When infrastructure and buildings are hit by a landslide, the results can be catastrophic. Climate change will lead to more soil slides in areas which have not previously experienced such events.
Since its establishment in 1953, NGI has worked on the assessment of rock and soil slides. A central focus is the understanding of the mechanisms which cause slides. The core expertise is a knowledge of the strength and deformation properties of soil and the changes in these properties due to precipitation, changes in water content and loading.
Quick clay slide in in Trøgstad, Norway, 1967
In connection with the risk mapping of quick clay areas in Norway, NGI devised a method for quantifying the degree of hazard (probability) and consequences of quick clay slides. The risk is the combination of the degree of hazard and the consequences.
NGI's specialist expertise
- material behaviour and trigger mechanisms
- assessment of run-out distance and slide risk
- engineering design of protection measures and risk reduction proposals.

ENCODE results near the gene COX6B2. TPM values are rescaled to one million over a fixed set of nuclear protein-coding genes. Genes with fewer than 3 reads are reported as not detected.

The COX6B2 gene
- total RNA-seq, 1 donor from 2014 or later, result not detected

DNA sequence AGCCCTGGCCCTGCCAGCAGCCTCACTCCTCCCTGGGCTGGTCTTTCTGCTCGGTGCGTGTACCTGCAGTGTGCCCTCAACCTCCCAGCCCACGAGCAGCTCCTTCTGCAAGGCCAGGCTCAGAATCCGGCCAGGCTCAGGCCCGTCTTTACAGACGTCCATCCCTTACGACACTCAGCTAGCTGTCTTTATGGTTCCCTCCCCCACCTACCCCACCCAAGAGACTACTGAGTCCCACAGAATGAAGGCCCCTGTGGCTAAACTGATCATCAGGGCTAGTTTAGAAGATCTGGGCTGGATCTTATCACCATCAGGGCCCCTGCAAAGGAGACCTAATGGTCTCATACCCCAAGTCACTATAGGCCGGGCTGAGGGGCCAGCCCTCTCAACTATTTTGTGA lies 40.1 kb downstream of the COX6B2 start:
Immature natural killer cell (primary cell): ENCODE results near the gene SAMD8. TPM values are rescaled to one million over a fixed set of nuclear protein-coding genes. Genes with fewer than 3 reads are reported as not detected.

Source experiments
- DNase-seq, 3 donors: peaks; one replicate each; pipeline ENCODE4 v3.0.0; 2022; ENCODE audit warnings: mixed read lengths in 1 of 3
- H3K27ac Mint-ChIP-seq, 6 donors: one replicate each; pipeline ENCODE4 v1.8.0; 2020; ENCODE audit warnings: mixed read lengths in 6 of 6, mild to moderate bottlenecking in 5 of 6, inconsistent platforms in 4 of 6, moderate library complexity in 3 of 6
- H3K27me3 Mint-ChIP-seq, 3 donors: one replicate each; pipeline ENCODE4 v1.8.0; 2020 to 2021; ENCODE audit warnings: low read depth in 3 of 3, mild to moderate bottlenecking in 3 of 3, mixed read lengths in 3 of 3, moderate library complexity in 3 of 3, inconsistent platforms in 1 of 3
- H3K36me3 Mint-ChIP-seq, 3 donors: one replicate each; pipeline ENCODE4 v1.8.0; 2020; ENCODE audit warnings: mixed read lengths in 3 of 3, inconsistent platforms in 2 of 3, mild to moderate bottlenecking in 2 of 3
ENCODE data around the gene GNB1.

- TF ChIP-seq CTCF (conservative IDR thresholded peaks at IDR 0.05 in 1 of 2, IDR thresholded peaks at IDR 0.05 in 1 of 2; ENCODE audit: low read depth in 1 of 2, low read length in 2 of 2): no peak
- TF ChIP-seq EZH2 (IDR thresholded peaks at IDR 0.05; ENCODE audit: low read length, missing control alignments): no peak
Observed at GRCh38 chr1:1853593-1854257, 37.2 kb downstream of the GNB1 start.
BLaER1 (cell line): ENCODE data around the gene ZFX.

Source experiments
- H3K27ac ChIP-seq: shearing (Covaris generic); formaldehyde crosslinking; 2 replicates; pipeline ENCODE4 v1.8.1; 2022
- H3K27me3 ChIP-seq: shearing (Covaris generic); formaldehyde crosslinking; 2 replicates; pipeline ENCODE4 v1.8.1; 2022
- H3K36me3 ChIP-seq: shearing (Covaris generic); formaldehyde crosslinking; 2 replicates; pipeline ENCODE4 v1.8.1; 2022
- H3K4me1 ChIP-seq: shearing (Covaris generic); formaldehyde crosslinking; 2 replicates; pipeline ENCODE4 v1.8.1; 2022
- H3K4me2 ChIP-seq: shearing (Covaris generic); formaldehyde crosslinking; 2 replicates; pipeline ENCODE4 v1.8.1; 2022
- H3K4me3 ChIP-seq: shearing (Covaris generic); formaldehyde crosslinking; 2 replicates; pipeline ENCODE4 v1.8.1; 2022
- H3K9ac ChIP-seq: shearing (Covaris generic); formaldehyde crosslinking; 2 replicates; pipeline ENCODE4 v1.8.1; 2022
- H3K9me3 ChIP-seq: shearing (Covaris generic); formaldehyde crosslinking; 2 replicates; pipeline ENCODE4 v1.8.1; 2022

NGI is involved in several international projects for mapping and reducing the risk of landslides, and for knowledge transfer to local authorities. An example is South and Central America, where densely populated areas have repeatedly been hit by landslide incidents due to extreme precipitation and earthquakes.
Research and development
The research effort at NGI in the field of soil slides is concentrated on the following topics:
- mapping, identification and quantification of the degree of hazard of exposed areas
- the influence of climate change on soil slides
- development of methods for securing and monitoring and issuing warnings of landslide hazards
- analysis of run-out distance of debris flows
In the period 2002-2012, NGI led the International Centre for Geohazards (ICG), a Norwegian "Centre of Excellence" (SFF). ICG carried out research on the assessment, prevention and mitigation of geohazards, including risk of landslide in soil and rock due to rainfall, flooding, earthquakes and human intervention, and the geological risks in deep waters. The Centre also contributed to the education of researchers and specialists in these fields. NGI's partners in ICG were the University of Oslo (UiO), the Norwegian University of Science and Technology in Trondheim (NTNU), the Geological Survey of Norway (NGU), and NORSAR.